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OVER 70 percent of the Clare public wish to see the streets of Ennis pedestrianised while local businesses remain unconvinced on the change.

Results from a pedestrianisation survey conducted online and in paper format by Clare County Council from October 15th to 29th were released on Tuesday. 1,796 completed surveys were received, 1,600 individuals completed the survey online with 196 respondents completing the survey in paper format.

Data from the consultation platform revealed 6,841 individuals visited at least one page on the consultation site with 2,919 visiting numerous pages and 1,600 completing the survey.

Of the survey participants, 1093 (60.9%) were classed as a resident of the town, 517 (28.8%) were visitors including persons living in surrounding areas, 127 (7.1%) were employees in Ennis, 54 (3%) identified as a business owner in the town centre while 5 (0.3%) were suppliers to town centre businesses.

Persons aged between 26-45 (42.7%) were the biggest contributors to the survey followed by the 46-55 category, 55-56 and then the over 65s. None of the respondents were under eighteen.

Overall, 71.2% of all respondents would like to see some form of pedestrianisation ‘immediately’, 20.3% in the ‘medium/long term dependent on provision of new infrastructure/service’ and 8.5% indicated ‘no-never’. Of those who indicated they would like to see some form of pedestrianisation (1,643 of 1,796), 44% would prefer ‘pedestrianisation 11-6, 7 days a week’, with a further 36.5% favouring ‘full-time pedestrianisation’. Findings are similar to a survey by The Clare Echo last April which found that 69% of our readers wished to see some form of pedestrianisation introduced in the county town.

From the 54 business owners who completed the survey, 37% said they never wished to see pedestrianisation, 38.9% favoured its immediate introduction with 24.1% hopeful for its introduction in the medium to long-term. 87% of the business owners that engaged with the survey said they drove to Ennis.

Participants that backed to pedestrianisation wished to see introduced in O’Connell St (1587), Parnell St (1329), Abbey St (1280) with less demand for High Street (856) and Bank Place (674).

While 77.5% of respondents stated that their primary mode of travel into Ennis was by car, an overwhelming 1520 (84.9%) outlined that their primary mode of travel around the town centre was walking.

102 respondents (5.7%) declared to have mobility issues. From this cohort, 47.1% favoured introduction of pedestrianisation immediately, 21.6% in the medium to long term, 31.4% selected No/Never.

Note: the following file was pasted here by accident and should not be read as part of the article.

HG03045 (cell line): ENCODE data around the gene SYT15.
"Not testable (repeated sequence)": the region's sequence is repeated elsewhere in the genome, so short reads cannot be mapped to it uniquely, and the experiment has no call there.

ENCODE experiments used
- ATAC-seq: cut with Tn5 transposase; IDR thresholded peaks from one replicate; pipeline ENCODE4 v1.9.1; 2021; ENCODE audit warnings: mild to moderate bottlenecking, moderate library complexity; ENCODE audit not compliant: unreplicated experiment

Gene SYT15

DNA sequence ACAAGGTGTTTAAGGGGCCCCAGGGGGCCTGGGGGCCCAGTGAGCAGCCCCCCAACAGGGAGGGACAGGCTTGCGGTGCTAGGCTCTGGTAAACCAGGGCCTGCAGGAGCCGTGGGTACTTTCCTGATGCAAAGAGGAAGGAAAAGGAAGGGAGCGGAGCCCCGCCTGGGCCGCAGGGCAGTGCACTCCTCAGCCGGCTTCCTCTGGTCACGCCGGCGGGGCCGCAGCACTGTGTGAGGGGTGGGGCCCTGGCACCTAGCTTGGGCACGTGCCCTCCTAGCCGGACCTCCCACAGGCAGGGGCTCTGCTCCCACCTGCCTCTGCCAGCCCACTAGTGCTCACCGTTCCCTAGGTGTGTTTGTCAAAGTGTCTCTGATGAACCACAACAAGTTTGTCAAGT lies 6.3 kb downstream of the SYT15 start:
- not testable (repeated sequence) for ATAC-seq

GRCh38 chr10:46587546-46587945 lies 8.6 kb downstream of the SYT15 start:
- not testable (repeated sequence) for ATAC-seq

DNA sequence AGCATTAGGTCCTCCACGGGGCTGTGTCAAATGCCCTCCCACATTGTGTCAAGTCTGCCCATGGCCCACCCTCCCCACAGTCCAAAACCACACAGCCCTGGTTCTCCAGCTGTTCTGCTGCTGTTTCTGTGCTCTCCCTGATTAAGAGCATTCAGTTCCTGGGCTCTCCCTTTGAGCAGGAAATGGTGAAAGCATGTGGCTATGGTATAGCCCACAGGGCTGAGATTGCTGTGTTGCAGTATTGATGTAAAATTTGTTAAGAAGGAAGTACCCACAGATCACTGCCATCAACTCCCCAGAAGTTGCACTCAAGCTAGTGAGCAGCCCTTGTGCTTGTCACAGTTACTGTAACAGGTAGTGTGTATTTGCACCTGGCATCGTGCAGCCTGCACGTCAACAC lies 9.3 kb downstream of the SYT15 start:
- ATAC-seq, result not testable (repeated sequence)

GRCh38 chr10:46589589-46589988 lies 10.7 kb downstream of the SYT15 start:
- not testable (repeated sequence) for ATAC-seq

More parking within the town, for disabled persons, for free and on the outskirts were suggested as ways to aid pedestrianisation. Provision of a shuttle service, appropriate signage to parking facilities, the widening and levelling of footpaths, more seating and more policing on streets were also suggested.

Potential pedestrianisation is part of a suite of measures to enhance accessibility and improve the town centre experience. Measures that have already been implemented to create a pedestrian-friendly town centre include the installation of pedestrian crossings, drop kerbs, footpath repairs and enhancement, public lighting, redesigning of disabled car parking spaces as well as the Ennis public realm enhancement works at Parnell Street and the laneways and bow-ways.

Information from the survey will feed into future transport planning for the town including the formulation of the ‘Ennis Mobility Plan’ which will examine all forms of modal transport for the town centre and its environs.

“This survey, which was widely advertised and could be completed online or in paper format, allowed all members of the community to have their say on potential pedestrianisation in Ennis town centre,” said Mayor of the Ennis Municipal District, Cllr Ann Norton (IND).

Senior executive officer with the Ennis MD, Leonore O’Neill stated, “We are delighted with the high level of engagement with the survey and wish to thank all individuals, representative groups and Ennis MD councillors who helped to create awareness of the survey. This feedback from the public will be a vital element in the design of future transport plans for the town”.

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